Before tying the knot, Californians have a variety of matters that they need to carefully consider. Amongst these is the possibility of entering into a prenuptial agreement. These arrangements, entered into by parties on the verge of marriage, dictate how critical legal issues will be resolved in the event of a divorce. This most often applies to property division, but it can also address alimony. Although discussing a prenuptial agreement with a soon-to-be-spouse may be challenging, such an agreement can serve as a protective measure that allows couples to put their financial fears to the side, thereby allowing them to focus on their relationship.

But finances aren't the only matters that may require protection before an individual decides to get married. Social media clauses, for example, are becoming more common. As our world is becoming even more intertwined with the Internet, and an individual's personal life becomes more publicized, restricting a potential ex-spouse's use of social media can be powerful. Without such an agreement, slighted ex-spouses may turn to Facebook or Twitter with malicious intent. This, in turn, can ruin an individual's reputation and cause embarrassment, humiliation, and even job loss.

Some of the issue unique to military divorce

Although many Californians who are going through divorce have to deal with similar legal issues, the facts usually dictate the approach to these matters. For example, those divorces that involve a member of the military may have to deal with additional property division issues, such as the division of a military pension. Even though these pensions are handled similarly to civilian pensions, there are some unique rules that apply.

One of these rules is what is known as the ten-year rule. Here, a former spouse who is entitled to a portion of a military member's pension can receive payment directly from the Defense Finance and Accounting Service so long as a decade's worth of marriage coincided with a decade's worth of military service. This may allow a former spouse to receive payment consistently and on-time, an issue that often arises when parties have to deal amongst themselves.

Competent representation needed to avoid bad family law outcomes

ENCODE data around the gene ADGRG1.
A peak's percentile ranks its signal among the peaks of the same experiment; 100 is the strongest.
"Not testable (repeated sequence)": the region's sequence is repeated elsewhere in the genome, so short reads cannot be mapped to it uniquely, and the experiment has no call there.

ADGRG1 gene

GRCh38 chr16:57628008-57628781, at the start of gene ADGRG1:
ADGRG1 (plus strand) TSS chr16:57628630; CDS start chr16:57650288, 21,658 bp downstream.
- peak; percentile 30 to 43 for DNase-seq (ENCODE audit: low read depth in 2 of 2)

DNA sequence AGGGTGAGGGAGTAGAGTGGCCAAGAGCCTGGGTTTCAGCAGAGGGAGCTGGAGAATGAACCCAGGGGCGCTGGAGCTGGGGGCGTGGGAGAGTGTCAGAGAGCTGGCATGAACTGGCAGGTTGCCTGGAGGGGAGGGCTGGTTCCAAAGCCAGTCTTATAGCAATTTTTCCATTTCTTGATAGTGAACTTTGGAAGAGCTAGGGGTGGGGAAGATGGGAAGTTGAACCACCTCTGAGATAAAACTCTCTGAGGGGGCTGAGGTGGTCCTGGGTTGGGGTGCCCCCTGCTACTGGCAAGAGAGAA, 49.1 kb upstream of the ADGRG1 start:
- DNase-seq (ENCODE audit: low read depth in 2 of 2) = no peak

If you're reading this blog, then you're probably in the midst of, or considering, divorce. Merely thinking about taking such action takes courage and recognition that your relationship may not be best for you and your children. As you're probably well aware, though, initiating a divorce is just one step in what can be a long, conflict-ridden process where the stakes are high. When handled improperly, a divorce can leave you financially devastated, emotionally damages, and with a diminished relationship with your children.

This is why you need to carefully and legally analyze every decision you make throughout the process. That may sound daunting, but it's the truth. Foregoing one asset in favor of another during property division may have unwanted tax consequences, agreeing to a custody and visitation arrangement may negatively impact your child, and failing to adequately address a prenuptial or postnuptial agreement can leave you financially reeling.

3 tips for creating a bulletproof prenup

Prenuptial agreements are beneficial for every couple. Contrary to popular belief, they are not only for the rich and famous. Whether you are a blue-collar worker or a multimillionaire, it is a good idea to sign a prenup before your marriage.

Not every prenup is bulletproof, however. If you do not properly write up a contract, it may be thrown out during a future divorce. Here is how to create a prenup that will stand up in court. 

Prenuptial agreements when family wealth is at issue

Californians who are considering marriage usually have a lot on their mind. They may worry about the marriage ceremony itself, the coming together of two families, or even the expectation of a baby. However, another major and common concern amongst these individuals is money. Whether solidly middle class or wealthy, parties to a pending marriage may be concerned about what will happen to the wealth they have accumulated in the event that the relationship doesn't work out.

Prenuptial agreements provide a great opportunity for these individuals to protect their financial assets from property division in the event of divorce. Although the couple may consider entering into one of these agreements, sometimes parents also try to talk their children into entering into these one before marriage. The reason is simple: to preserve family wealth. This can happen when a family has a lot of cash, homes, or businesses, although one doesn't have to be wealthy to consider this option.